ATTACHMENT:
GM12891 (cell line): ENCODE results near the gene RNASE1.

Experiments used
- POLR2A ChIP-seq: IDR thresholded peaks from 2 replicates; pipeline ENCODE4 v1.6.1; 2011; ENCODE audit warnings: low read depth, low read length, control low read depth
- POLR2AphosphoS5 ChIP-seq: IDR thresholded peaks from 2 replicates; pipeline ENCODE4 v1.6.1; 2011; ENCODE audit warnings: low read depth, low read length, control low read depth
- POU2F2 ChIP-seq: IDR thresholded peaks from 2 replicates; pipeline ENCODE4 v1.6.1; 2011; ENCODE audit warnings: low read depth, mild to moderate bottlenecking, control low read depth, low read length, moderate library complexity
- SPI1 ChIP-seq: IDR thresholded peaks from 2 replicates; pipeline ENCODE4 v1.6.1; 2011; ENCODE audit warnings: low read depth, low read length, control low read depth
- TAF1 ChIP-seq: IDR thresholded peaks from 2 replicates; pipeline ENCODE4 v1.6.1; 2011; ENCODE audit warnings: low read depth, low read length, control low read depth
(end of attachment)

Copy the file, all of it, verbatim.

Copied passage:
GM12891 (cell line): ENCODE results near the gene RNASE1.

Experiments used
- POLR2A ChIP-seq: IDR thresholded peaks from 2 replicates; pipeline ENCODE4 v1.6.1; 2011; ENCODE audit warnings: low read depth, low read length, control low read depth
- POLR2AphosphoS5 ChIP-seq: IDR thresholded peaks from 2 replicates; pipeline ENCODE4 v1.6.1; 2011; ENCODE audit warnings: low read depth, low read length, control low read depth
- POU2F2 ChIP-seq: IDR thresholded peaks from 2 replicates; pipeline ENCODE4 v1.6.1; 2011; ENCODE audit warnings: low read depth, mild to moderate bottlenecking, control low read depth, low read length, moderate library complexity
- SPI1 ChIP-seq: IDR thresholded peaks from 2 replicates; pipeline ENCODE4 v1.6.1; 2011; ENCODE audit warnings: low read depth, low read length, control low read depth
- TAF1 ChIP-seq: IDR thresholded peaks from 2 replicates; pipeline ENCODE4 v1.6.1; 2011; ENCODE audit warnings: low read depth, low read length, control low read depth